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TR4A Car Story

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rsanford Raleigh Sanford
Millington, Tennessee, USA   USA
Last post on this. They had a best story award which I did not win but here is my car story and a few more of the car. I hope my info in there is correct. I will now turn the forum back over to the real car guys.

My car is a 1966 Triumph TR4A. This model was only made from 1965 through 1967. It was made in Coventry, England (the city where Lady Godiva made her famous ride), at a time when England was still heavily feeling the effects of World War II. It is basically a hand-built car with high tech additions here and there. It has been in the family since 1972 (45 years now). My father would have been 42 then and was very into cars and hot rods. He had a couple of friends that were about ten years younger and also into cars. I could always tell that my mother and the other wives did not particularly care for one of these friends. Well, that friend apparently was involved in non-standard pharmaceutical sales and got in trouble and had to leave the country in a hurry. He gave the car to my dad and the other friend who later turned it over to my dad. This other friend recently told me that the original owner apparently never came back to the country and he read later something about him being arrested in Europe for the same thing.

In any event, my father got the car in 1972 and, upon his death in 1988, I got the car and, ever since then, it has been sitting in my detached garage here in Rosemark. In December of last year I made the decision that I was going to work on it. Part of me regretted that I waited so long to work on it; but, I realized that, without the present resources of the Internet, I would not have been able to do all the repair work myself as I have. Along those lines, there was a man in New Mexico who was restoring the same model and doing a very thorough job. He was very knowledgeable and helpful to me. He had answered one of my questions by email on June 27. I thanked him in an email on June 28 and never heard back from him. About a week later I read that he had passed away on the 28th. His brother posted that the man loved working on the car but never got to ride in it. I guess there is a lesson in there to not take tomorrow for granted and appreciate today.

Other than the paint (which is the original factory color for the car), I have done all the work on the car myself. It is pretty much all original. Very few items had to be replaced. All the chrome and lettering is original with only the world globe symbol replaced. I had to re-veneer the original wood dash. I did not have time to reupholster the seats prior to the show but the seats are the original ones with temporary covers. As you can see, I have here for display my rare, original wooden steering wheel (available as an option) which I also did not have time to redo before the show but plan to do so. Wood steering wheels necessitated the use of driving gloves (Who knew?). The "Banjo" steering wheel I have on the car is not original to this car but was the standard wheel for this model and I obtained it as a temporary replacement. It is made of Bakelite, the first synthetic plastic. A Banjo Steering Wheel was an option on many early automobiles. Banjo Wheels predate power steering. The wire spokes were a buffer or absorber between the driver's hands and the drum of the road. Most were 3 or 4 spokes made of four or five wires in each spoke, hence the name "Banjo". The car has overdrive and the original spoke wire wheels which are also painted the original factory color. Both of these were optional extras. The interior carpet is replaced but almost all the other interior trim is original. Attached is a period ad featuring a white TR4A and mentioning the walnut dash, a period dealer option sheet mentioning the wooden wheel as an option, and a photo of what a restored wooden wheel looks like.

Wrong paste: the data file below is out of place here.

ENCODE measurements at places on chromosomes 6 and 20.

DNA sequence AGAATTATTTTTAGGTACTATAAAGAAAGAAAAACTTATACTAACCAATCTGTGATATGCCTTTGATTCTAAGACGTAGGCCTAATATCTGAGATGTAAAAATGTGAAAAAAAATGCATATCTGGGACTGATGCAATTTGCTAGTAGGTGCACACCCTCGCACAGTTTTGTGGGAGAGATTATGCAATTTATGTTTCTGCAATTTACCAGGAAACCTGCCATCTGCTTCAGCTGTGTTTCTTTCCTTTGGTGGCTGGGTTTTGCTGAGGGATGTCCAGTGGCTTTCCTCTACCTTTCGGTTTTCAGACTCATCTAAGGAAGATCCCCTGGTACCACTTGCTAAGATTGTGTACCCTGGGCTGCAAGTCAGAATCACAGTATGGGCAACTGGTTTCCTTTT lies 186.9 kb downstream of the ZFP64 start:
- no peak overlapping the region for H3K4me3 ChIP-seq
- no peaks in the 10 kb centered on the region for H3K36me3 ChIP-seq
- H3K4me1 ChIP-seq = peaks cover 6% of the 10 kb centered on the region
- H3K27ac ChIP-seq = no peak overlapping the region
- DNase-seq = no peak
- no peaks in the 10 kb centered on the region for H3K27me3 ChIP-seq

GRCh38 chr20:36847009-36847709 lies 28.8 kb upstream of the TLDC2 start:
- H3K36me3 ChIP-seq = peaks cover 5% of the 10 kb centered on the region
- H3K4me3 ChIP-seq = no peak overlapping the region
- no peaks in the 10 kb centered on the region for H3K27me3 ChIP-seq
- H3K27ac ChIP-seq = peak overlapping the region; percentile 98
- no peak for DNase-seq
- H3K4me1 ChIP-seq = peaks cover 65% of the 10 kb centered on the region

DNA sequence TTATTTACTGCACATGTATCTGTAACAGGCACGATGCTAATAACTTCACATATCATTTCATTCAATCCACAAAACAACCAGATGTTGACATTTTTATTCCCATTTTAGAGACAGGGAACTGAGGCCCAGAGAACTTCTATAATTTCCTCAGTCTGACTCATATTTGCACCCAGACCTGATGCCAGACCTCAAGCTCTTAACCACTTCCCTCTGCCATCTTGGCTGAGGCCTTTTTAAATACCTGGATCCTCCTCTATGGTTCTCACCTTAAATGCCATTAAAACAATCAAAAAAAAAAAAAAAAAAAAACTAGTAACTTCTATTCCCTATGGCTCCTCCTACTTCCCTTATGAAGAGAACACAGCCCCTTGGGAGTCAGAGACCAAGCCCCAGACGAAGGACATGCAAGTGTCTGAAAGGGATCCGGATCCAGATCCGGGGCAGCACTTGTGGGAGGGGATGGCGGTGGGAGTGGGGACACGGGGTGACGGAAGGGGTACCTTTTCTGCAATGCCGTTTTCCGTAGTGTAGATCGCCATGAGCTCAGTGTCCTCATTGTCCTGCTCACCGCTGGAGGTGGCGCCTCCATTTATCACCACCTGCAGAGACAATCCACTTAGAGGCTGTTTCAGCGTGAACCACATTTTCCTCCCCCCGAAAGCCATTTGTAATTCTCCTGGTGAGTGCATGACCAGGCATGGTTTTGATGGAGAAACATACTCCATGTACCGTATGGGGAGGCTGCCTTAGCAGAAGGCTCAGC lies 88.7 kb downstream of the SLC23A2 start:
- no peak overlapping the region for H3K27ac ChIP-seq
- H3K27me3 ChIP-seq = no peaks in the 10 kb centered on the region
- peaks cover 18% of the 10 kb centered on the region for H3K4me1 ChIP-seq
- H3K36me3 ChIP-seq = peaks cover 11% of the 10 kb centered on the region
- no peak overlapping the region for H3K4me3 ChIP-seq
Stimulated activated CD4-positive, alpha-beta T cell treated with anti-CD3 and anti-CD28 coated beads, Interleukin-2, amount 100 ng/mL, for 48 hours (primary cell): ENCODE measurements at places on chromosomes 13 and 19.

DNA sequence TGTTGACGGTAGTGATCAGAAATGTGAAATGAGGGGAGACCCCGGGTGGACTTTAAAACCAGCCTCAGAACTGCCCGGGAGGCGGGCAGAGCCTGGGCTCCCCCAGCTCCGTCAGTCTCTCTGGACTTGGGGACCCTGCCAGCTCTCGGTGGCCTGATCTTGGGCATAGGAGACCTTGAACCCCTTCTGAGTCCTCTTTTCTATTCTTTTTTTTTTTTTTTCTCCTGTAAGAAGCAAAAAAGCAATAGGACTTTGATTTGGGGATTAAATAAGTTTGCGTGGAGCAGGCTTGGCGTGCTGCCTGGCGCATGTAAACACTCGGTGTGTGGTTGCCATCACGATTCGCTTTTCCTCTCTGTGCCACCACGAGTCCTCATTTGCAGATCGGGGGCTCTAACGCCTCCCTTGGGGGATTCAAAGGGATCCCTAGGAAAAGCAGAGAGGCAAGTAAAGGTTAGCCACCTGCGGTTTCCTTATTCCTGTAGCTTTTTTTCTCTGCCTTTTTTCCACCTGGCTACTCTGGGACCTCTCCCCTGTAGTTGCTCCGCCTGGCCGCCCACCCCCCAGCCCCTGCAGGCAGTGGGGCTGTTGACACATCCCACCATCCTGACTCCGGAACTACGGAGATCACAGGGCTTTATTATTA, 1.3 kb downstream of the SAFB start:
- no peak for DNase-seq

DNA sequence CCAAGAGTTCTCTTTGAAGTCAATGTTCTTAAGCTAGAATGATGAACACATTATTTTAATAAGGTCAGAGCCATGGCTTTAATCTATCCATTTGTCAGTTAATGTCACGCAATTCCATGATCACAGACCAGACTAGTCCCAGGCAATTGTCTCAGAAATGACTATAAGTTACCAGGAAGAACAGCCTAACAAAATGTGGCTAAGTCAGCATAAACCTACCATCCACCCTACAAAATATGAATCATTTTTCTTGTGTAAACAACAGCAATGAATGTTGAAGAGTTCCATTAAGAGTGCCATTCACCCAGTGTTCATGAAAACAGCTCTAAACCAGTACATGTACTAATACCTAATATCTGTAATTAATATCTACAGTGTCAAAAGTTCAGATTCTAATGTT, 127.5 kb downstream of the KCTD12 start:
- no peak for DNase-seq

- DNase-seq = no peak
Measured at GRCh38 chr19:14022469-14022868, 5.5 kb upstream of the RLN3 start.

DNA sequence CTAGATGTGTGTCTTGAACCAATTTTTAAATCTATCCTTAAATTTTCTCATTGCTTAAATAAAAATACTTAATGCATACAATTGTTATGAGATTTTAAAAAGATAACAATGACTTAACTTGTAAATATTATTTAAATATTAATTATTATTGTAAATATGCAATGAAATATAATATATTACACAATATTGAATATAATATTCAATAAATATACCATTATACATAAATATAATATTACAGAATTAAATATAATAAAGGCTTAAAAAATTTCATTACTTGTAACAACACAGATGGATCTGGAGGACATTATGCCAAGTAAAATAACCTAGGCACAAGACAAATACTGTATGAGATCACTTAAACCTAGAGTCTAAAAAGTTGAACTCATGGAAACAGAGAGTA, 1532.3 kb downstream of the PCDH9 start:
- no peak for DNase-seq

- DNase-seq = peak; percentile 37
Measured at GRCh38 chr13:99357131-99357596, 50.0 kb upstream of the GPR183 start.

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Perdido Avatar
Perdido Gold Member Rut Rutledge
Tuscaloosa, Alabama, USA   USA
Raleigh,
Great story and great restoration work on you TR! I'm so happy you decided to undertake this project and get it to this level...keep taking pictures and posting!
Rut

rsanford Raleigh Sanford
Millington, Tennessee, USA   USA
Thanks Rut and thanks again for your help. You are right that I have only and gotten it to a certain level. I still have a lot to do and sort of skipped some things to focus on the things that would allow me to make the show. I have plenty of things to chase down and/or address. Expect some calls if that is ok.

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ric350 Avatar
ric350 Jim Feeney
Holmdel, NJ, USA   USA
Nice car! Good work!

Jim

ShortBulge Brian LeBlanc
Falls Church, Virginia, USA   USA
Look'n good
I got my 4a in late 80's...
and just started working on it 2 months ago!

rsanford Raleigh Sanford
Millington, Tennessee, USA   USA
That's the same with me. The car had not been driven for a year or so when my Dad died in 1988 and a year or so after that I moved it out to my place and stored it until the first of this year. So roughly 30 years of sitting for both cars (and by both of us) before the work started.

Hayesman64 Avatar
Hayesman64 Jere T
Westhampton, New York, USA   USA
great story and great looking tr4A ; keep driving it
rsanford and Jim Feeney nice white TR4A'S
JT

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briarpatch Avatar
briarpatch Grant G
Kennewick, Washington, USA   USA
Fine looking Triumph!

HairyGilmer Alan Friday
Birmingham, Alabama, USA   USA
1966 Triumph TR4A "Old Car"
Darn--wish my white Triumph was that nice...you inspire me to wash my car Saturday!

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